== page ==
Anti-lipoprotein lipase antibody in systemic sclerosis: association with elevated serum triglyceride concentrations.
Posted Sep 11 2009 4:55pm
By Masanari Kodera and Colleague
The vascular damage systemic sclerosis (SSc) consists mainly of microvascular changes, but recently macrovascular changes with dyslipidemia were recognized. In systemic lupus erythematosus (SLE), autoantibody to lipoprotein lipase (LPL), a key enzyme that hydrolyzes triglycerides, suggested a role of autoimmunity for elevated serum triglyceride levels and atherosclerosis. We investigated the prevalence and levels of anti-LPL antibodies, their clinical correlation, and their functional significance in patients with SSc.
Serum samples from patients with diffuse cutaneous SSc (dSSc; n = 55), limited cutaneous SSc (lSSc; n = 75), SLE (n = 21), and dermatomyositis (DM; n = 21) and healthy controls (n = 41) were examined by ELISA. The presence of anti-LPL antibody was evaluated by immunoblotting analysis using purified LPL. To determine the functional relevance of anti-LPL antibody in vivo, we assessed whether anti-LPL autoantibody was able to inhibit LPL activity using the LPL activity kit.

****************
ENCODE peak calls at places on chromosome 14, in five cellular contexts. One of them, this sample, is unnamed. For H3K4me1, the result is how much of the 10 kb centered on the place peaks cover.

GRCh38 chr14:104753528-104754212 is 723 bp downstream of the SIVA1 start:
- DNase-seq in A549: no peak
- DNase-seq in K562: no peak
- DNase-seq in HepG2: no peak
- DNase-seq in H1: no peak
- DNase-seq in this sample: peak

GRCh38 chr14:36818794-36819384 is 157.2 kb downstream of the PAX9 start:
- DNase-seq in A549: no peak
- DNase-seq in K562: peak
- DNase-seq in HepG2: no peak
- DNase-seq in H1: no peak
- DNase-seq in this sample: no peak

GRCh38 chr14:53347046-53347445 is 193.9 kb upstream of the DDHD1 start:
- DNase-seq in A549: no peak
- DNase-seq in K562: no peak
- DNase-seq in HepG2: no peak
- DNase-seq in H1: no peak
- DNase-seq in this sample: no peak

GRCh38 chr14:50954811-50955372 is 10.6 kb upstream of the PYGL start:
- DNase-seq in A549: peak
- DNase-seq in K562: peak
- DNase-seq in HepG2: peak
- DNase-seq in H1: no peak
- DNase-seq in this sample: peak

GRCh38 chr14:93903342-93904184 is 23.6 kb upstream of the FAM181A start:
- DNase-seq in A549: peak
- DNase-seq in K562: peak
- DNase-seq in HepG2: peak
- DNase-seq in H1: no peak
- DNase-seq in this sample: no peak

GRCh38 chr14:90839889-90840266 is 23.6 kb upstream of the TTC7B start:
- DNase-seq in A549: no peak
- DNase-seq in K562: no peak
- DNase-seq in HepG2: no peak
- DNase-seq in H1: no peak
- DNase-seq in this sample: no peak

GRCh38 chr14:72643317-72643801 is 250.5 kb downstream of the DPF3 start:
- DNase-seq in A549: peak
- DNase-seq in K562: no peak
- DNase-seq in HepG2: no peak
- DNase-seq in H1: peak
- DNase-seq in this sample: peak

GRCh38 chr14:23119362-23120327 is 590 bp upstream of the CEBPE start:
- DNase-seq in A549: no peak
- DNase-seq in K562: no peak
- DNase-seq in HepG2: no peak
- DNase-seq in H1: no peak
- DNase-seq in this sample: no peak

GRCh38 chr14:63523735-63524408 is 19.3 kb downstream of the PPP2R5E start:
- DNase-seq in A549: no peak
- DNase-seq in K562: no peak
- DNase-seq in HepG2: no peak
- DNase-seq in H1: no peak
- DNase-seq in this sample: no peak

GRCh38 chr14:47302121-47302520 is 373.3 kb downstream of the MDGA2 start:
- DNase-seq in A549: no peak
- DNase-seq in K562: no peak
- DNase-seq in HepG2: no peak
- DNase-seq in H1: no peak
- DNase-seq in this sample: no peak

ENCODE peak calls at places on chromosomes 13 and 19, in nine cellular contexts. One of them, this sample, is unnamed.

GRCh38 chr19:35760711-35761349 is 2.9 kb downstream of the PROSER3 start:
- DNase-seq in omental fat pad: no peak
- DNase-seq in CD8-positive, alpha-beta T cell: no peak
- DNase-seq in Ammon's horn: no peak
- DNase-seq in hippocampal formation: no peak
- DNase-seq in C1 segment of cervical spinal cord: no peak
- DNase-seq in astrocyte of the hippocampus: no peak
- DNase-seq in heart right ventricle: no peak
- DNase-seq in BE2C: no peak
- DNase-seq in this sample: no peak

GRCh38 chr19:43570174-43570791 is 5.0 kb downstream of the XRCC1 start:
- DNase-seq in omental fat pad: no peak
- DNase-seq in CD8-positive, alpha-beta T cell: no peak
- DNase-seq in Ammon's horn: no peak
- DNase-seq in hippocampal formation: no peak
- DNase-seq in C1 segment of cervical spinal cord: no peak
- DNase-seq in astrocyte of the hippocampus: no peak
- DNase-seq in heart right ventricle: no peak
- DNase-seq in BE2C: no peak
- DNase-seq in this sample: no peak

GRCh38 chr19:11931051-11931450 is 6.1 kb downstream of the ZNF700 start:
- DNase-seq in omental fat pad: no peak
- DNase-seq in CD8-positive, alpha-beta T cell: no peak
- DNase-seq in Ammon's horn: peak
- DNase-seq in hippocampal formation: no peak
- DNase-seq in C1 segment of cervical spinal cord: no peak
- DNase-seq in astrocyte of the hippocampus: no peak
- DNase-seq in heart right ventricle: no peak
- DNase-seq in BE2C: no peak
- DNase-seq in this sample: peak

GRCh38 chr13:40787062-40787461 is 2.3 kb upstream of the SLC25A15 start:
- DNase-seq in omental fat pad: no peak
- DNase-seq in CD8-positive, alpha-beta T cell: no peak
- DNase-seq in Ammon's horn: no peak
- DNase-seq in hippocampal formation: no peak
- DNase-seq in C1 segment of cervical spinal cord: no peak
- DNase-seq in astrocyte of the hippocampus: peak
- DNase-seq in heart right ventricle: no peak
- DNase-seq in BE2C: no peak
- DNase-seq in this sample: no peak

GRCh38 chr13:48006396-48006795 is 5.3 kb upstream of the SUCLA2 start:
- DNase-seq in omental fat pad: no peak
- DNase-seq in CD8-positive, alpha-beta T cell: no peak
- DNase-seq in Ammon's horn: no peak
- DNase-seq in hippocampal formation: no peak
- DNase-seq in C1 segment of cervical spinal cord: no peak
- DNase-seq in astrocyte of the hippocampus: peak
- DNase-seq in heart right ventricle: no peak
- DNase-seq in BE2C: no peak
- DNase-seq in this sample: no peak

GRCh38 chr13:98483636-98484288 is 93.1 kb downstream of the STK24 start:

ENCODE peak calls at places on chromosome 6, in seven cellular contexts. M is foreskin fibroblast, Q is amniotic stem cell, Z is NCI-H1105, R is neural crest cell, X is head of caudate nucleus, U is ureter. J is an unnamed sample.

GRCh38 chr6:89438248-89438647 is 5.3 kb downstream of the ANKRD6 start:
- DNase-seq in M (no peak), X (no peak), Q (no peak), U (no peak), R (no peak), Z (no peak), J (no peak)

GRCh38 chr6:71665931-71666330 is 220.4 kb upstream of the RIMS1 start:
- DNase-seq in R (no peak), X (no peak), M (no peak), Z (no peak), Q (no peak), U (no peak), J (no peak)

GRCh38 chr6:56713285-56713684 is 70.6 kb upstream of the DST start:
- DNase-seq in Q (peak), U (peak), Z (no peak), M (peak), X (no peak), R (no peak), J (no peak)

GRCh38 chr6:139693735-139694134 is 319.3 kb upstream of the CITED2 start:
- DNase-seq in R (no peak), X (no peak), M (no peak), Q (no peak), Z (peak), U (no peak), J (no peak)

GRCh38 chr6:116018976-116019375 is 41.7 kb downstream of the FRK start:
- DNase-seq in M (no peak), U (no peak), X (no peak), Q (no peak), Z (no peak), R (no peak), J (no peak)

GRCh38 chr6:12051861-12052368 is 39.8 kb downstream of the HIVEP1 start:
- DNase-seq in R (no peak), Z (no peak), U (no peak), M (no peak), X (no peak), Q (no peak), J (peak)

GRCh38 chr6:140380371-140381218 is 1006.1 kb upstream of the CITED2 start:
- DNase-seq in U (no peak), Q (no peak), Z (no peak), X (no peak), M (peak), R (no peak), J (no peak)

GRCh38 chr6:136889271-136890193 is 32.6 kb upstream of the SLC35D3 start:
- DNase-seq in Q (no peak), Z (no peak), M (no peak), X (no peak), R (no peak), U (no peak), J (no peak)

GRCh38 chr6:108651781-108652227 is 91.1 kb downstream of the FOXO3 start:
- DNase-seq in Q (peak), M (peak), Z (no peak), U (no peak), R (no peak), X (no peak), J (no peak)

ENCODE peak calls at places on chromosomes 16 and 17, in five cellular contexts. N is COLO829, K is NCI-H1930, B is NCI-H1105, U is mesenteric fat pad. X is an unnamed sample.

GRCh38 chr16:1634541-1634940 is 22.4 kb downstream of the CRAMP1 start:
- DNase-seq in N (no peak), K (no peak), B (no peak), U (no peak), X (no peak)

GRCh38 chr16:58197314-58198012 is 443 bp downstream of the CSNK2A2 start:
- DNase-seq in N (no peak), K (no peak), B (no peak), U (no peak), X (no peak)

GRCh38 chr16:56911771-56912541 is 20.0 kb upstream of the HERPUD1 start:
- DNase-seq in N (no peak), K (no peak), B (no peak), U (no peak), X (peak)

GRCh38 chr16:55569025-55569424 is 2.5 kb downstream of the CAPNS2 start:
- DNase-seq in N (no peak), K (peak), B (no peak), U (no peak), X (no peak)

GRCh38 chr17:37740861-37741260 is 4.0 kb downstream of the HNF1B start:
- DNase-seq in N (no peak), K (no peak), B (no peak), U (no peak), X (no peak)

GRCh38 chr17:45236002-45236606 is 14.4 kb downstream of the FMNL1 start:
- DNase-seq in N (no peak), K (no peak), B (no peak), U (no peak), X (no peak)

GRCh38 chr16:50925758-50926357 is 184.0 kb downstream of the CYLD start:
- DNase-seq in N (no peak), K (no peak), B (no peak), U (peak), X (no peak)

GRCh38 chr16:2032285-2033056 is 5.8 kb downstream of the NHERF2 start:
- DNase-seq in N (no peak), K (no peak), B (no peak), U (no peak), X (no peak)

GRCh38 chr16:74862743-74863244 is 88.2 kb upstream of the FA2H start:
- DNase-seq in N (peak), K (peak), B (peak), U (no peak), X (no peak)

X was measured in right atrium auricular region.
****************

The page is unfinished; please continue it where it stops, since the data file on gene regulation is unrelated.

ELISA revealed that IgG or IgM anti-LPL antibodies were detected in 35% of SSc patients, while they were also positive in 67% of SLE patients and 43% of DM patients. The presence of IgG anti-LPL antibody was associated with elevated serum triglyceride levels, greater extent of skin fibrosis, and more frequent presence of lung fibrosis, heart involvement, and anti-topoisomerase I antibodies. The presence of anti-LPL autoantibody was confirmed by immunoblotting analysis. LPL activity was inhibited by IgG anti-LPL antibodies in sera from SSc patients with elevated serum triglyceride levels.
Our results suggest that anti-LPL autoantibody contributes to elevated serum triglyceride levels by inhibiting LPL enzyme activity in patients with SSc.